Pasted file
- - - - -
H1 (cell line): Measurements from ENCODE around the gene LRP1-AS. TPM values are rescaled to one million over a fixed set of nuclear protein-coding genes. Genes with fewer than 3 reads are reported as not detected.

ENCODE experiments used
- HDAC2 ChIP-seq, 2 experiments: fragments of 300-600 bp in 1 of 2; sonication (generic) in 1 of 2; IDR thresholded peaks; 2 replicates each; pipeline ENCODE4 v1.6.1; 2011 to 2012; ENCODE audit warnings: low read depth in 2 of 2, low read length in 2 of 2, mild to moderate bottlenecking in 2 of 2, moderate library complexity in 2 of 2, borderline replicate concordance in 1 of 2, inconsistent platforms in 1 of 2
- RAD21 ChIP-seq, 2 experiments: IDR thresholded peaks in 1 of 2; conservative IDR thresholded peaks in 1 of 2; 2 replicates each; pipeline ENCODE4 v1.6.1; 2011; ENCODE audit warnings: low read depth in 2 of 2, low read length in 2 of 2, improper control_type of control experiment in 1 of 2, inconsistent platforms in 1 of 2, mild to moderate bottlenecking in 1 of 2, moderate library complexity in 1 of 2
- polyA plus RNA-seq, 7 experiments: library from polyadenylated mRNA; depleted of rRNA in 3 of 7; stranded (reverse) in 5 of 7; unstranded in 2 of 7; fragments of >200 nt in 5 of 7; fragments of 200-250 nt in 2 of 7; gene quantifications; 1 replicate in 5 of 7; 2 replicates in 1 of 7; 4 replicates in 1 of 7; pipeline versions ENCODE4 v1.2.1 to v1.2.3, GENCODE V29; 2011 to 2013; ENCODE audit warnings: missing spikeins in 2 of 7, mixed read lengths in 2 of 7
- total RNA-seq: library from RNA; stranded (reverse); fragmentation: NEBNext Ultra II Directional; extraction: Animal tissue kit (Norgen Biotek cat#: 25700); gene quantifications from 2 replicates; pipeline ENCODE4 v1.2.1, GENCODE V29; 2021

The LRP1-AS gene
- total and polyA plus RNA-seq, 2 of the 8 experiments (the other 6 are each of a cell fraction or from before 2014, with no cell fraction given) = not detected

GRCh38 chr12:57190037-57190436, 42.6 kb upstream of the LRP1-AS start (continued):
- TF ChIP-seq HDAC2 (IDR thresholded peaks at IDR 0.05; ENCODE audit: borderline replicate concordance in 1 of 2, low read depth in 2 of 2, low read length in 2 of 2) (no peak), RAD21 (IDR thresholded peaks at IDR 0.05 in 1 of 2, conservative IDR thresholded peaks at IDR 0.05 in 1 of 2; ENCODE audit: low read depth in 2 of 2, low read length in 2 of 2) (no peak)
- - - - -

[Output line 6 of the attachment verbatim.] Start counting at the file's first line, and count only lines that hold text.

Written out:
- total RNA-seq: library from RNA; stranded (reverse); fragmentation: NEBNext Ultra II Directional; extraction: Animal tissue kit (Norgen Biotek cat#: 25700); gene quantifications from 2 replicates; pipeline ENCODE4 v1.2.1, GENCODE V29; 2021